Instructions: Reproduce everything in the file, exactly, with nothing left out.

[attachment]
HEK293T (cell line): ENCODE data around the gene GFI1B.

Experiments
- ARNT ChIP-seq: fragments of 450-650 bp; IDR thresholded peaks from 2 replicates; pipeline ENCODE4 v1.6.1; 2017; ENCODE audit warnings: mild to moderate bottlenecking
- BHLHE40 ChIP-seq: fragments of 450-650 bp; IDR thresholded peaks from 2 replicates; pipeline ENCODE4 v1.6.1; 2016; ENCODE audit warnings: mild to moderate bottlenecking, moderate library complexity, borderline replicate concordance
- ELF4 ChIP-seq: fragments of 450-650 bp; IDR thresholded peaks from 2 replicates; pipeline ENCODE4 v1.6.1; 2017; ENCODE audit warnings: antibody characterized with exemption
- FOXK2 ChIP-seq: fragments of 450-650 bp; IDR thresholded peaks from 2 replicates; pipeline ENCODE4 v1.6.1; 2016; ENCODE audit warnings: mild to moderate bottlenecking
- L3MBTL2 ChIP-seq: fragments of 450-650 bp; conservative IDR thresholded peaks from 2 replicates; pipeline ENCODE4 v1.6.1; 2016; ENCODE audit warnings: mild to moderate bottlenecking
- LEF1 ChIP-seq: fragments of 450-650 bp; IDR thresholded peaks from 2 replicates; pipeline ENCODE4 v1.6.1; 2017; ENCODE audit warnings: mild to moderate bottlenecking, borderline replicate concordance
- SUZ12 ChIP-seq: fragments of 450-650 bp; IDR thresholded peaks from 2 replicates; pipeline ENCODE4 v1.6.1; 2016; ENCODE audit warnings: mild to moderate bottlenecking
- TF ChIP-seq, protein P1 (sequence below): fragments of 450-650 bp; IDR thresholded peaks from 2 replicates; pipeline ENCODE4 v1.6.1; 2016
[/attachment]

HEK293T (cell line): ENCODE data around the gene GFI1B.

Experiments
- ARNT ChIP-seq: fragments of 450-650 bp; IDR thresholded peaks from 2 replicates; pipeline ENCODE4 v1.6.1; 2017; ENCODE audit warnings: mild to moderate bottlenecking
- BHLHE40 ChIP-seq: fragments of 450-650 bp; IDR thresholded peaks from 2 replicates; pipeline ENCODE4 v1.6.1; 2016; ENCODE audit warnings: mild to moderate bottlenecking, moderate library complexity, borderline replicate concordance
- ELF4 ChIP-seq: fragments of 450-650 bp; IDR thresholded peaks from 2 replicates; pipeline ENCODE4 v1.6.1; 2017; ENCODE audit warnings: antibody characterized with exemption
- FOXK2 ChIP-seq: fragments of 450-650 bp; IDR thresholded peaks from 2 replicates; pipeline ENCODE4 v1.6.1; 2016; ENCODE audit warnings: mild to moderate bottlenecking
- L3MBTL2 ChIP-seq: fragments of 450-650 bp; conservative IDR thresholded peaks from 2 replicates; pipeline ENCODE4 v1.6.1; 2016; ENCODE audit warnings: mild to moderate bottlenecking
- LEF1 ChIP-seq: fragments of 450-650 bp; IDR thresholded peaks from 2 replicates; pipeline ENCODE4 v1.6.1; 2017; ENCODE audit warnings: mild to moderate bottlenecking, borderline replicate concordance
- SUZ12 ChIP-seq: fragments of 450-650 bp; IDR thresholded peaks from 2 replicates; pipeline ENCODE4 v1.6.1; 2016; ENCODE audit warnings: mild to moderate bottlenecking
- TF ChIP-seq, protein P1 (sequence below): fragments of 450-650 bp; IDR thresholded peaks from 2 replicates; pipeline ENCODE4 v1.6.1; 2016